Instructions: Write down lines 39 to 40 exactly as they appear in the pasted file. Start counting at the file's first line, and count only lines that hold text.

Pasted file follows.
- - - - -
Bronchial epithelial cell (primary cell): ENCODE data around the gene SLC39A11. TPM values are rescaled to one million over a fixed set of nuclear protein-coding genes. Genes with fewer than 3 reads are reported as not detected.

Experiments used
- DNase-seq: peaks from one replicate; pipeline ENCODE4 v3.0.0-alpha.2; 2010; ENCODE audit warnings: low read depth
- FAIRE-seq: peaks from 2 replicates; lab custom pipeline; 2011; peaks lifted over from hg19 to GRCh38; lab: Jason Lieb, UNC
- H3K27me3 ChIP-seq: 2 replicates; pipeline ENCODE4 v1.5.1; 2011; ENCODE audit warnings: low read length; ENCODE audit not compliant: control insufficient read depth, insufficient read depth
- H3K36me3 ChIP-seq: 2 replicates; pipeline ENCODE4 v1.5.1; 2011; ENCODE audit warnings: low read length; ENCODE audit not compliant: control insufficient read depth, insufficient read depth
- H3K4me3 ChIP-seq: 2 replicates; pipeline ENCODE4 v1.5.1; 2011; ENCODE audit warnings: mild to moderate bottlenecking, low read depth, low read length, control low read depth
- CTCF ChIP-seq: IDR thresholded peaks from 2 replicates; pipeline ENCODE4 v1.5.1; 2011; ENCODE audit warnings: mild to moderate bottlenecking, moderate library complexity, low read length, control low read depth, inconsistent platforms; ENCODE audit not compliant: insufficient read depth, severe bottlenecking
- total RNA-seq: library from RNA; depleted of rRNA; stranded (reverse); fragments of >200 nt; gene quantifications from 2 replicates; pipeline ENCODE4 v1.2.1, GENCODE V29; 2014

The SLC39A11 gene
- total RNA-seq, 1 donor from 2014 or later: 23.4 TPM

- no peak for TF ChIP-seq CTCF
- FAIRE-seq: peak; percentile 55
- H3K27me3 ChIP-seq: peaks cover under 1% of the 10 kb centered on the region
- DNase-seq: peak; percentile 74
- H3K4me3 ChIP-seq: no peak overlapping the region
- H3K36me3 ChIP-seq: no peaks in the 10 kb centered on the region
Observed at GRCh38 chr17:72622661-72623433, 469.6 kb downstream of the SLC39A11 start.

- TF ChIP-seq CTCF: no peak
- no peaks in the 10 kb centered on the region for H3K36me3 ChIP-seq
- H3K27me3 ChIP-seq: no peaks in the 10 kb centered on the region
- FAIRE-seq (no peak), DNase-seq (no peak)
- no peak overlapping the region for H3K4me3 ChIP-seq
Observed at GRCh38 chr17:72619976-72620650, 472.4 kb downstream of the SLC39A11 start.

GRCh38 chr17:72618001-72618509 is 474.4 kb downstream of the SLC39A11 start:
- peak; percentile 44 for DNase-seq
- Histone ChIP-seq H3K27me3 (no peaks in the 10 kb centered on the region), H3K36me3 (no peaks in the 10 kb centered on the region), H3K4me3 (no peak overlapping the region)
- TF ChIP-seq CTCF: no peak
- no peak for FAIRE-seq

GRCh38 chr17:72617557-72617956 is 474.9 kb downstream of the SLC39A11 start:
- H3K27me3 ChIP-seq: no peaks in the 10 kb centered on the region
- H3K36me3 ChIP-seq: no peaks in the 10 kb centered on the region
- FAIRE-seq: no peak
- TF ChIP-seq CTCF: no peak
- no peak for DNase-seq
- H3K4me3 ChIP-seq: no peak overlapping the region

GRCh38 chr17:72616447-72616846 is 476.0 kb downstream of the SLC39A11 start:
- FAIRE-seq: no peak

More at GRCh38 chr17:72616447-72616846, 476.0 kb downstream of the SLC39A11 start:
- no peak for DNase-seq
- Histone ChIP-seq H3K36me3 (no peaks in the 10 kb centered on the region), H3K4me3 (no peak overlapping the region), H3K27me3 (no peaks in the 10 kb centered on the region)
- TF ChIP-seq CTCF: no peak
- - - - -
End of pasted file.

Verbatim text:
More at GRCh38 chr17:72616447-72616846, 476.0 kb downstream of the SLC39A11 start:
- no peak for DNase-seq